Since February we’ve all stayed close to the news and today we continue to learn of the various effects the novel coronavirus (COVID-19) has had. There’s no doubt of the impact it’s had in our lives, and even in the way we will consider our day-to-day activities and habits moving forward, but the impact on business has not been all negative. I believe that COVID-19 and the mandated transition to a work-from-home environment has had some unexpected positive upsides that leaders should pay attention to and cultivate as we navigate our paths forward.
Over the past three months, I’ve observed several consistent transformations occur within businesses that actually can have a positive effect on organizations. Think about your experience over the past few months:
- We shifted to a wartime mindset: As the pandemic hit, corporate, organizational, and individual mindsets, attitudes, and objectives instantly aligned to reevaluate the workplace from a healthy perspective. We found everyone from CEO to part-time interns discussing new business concepts, delivery methods, process innovations, and even business model and role efficiencies. We set priorities as a military unit would shifting from a peacetime to a wartime mission. We led by focusing on the health and equipping of our people, then sustaining our business, all while maintaining our focus on accomplishing the mission at hand.
- There has been a near flawless implementation of technology: Almost overnight, we experienced close to 100% adoption of remote working platforms like Zoom, Microsoft Teams, GoToMeeting, WebEx, and RingCentral. The pandemic accelerated us beyond the painstaking typical corporate process of assessing, selecting, implementing, and onboarding new platforms and applications. In addition to experiencing the basic use of new technology, we’re experiencing the use of these communication platforms to transform how we serve clients and effectively run our businesses.
- Individuals and organizations have a new-found discipline in time and priority management: While some still haven’t realized it, there has been a wholesale shift in how we look at our calendars and set our priorities. We’ve been forced to be more proactive in planning and scheduling and, as a result, we’re reevaluating and shifting priorities across our organizations.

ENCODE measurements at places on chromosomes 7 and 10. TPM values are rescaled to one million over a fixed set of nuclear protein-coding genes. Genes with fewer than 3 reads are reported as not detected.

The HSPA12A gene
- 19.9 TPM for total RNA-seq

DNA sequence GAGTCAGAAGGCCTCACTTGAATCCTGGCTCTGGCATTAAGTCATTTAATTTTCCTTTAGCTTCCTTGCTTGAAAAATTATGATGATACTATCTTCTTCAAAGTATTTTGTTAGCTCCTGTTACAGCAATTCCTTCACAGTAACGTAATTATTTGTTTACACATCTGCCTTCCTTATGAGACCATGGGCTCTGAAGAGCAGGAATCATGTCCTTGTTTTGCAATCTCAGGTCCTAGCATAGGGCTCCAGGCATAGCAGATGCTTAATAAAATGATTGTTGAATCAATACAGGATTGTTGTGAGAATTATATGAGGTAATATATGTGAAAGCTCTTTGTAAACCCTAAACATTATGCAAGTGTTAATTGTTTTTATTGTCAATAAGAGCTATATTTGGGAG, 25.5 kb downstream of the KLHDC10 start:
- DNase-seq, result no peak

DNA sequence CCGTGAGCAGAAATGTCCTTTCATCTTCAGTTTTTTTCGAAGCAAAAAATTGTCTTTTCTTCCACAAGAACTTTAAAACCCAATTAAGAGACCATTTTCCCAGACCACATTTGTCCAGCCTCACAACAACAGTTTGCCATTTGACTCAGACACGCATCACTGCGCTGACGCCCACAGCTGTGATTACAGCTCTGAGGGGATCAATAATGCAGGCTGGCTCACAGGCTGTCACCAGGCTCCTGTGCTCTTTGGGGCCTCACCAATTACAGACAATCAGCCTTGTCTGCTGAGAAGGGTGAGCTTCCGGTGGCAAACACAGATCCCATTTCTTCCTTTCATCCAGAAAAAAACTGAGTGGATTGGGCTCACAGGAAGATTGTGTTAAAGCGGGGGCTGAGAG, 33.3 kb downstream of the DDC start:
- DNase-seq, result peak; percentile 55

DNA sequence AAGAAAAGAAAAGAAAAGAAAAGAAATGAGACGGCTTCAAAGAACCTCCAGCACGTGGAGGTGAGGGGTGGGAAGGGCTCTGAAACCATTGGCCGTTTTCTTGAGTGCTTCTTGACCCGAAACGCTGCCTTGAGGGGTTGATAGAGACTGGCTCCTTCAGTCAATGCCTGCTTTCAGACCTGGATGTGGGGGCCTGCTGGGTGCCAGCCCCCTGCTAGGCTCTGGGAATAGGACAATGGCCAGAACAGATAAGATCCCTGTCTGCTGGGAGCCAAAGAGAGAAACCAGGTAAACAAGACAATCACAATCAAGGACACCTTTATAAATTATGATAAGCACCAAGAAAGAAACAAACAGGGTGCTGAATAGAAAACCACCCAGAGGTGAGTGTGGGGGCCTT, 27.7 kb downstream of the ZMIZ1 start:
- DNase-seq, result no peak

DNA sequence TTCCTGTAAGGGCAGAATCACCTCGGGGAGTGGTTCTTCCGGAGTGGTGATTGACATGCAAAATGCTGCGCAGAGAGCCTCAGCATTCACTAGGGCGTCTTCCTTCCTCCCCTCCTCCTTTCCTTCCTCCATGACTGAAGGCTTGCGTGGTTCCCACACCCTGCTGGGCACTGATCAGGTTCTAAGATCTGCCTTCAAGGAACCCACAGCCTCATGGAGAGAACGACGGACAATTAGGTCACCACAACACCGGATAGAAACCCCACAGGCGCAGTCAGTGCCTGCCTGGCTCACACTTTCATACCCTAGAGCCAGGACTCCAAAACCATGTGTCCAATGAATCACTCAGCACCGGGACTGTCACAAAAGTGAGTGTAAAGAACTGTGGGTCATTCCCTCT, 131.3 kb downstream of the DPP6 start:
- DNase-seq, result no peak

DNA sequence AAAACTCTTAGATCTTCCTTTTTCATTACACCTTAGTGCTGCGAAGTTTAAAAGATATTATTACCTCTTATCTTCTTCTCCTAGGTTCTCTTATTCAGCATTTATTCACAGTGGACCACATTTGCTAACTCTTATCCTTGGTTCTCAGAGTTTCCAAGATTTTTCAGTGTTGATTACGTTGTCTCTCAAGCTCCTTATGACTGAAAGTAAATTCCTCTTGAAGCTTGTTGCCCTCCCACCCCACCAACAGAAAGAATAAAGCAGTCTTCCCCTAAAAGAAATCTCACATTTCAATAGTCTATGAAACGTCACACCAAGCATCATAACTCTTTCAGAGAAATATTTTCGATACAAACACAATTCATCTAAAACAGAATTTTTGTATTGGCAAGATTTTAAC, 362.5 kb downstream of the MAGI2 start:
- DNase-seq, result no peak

- A culture of innovation is being nurtured: With so many variables now in play, companies are breaking out of their historical mindsets and models and asking for input. Many of the changes we’ve witnessed in our businesses were not initiated by a person in a formal leadership role. Rather, many individual producers have provided new ideas for how to stay safe, transform operations, and how to provide world-class service to our customers. More importantly, leaders are encouraging input from their teams and harnessing the strength of an innovative culture that extends through the ranks.
Now It’s up to the Leader – Let’s Lead!
These silver linings have become transformative, but the setting is already starting to change as we attempt to normalize our operations. If we don’t harness the strengths of these positive effects, we risk losing them all.
It’s now up to us as leaders to lead. While a charismatic autocratic leader may lead forward with positive results championing these effects, I believe that leader will not be able to sustain the underlying unity of the team. These silver linings resulted from changes within each and every individual. Each of us individually aligned our attitudes, mindset, and objectives in response to a common threat. Consequently, we’ve been unified to work toward helping our organizations survive and deliver for our customers. As we perceive the common threat diminish, leaders whose actions demonstrate how they value their teams will transform the unity their teams once had from fear of a common threat to a new unity based on a common bond. Servant leaders, who lead through their actions, serving the needs of their teams, will be able to sustain the positive effects we’ve experienced over the past months.Culture | Leadership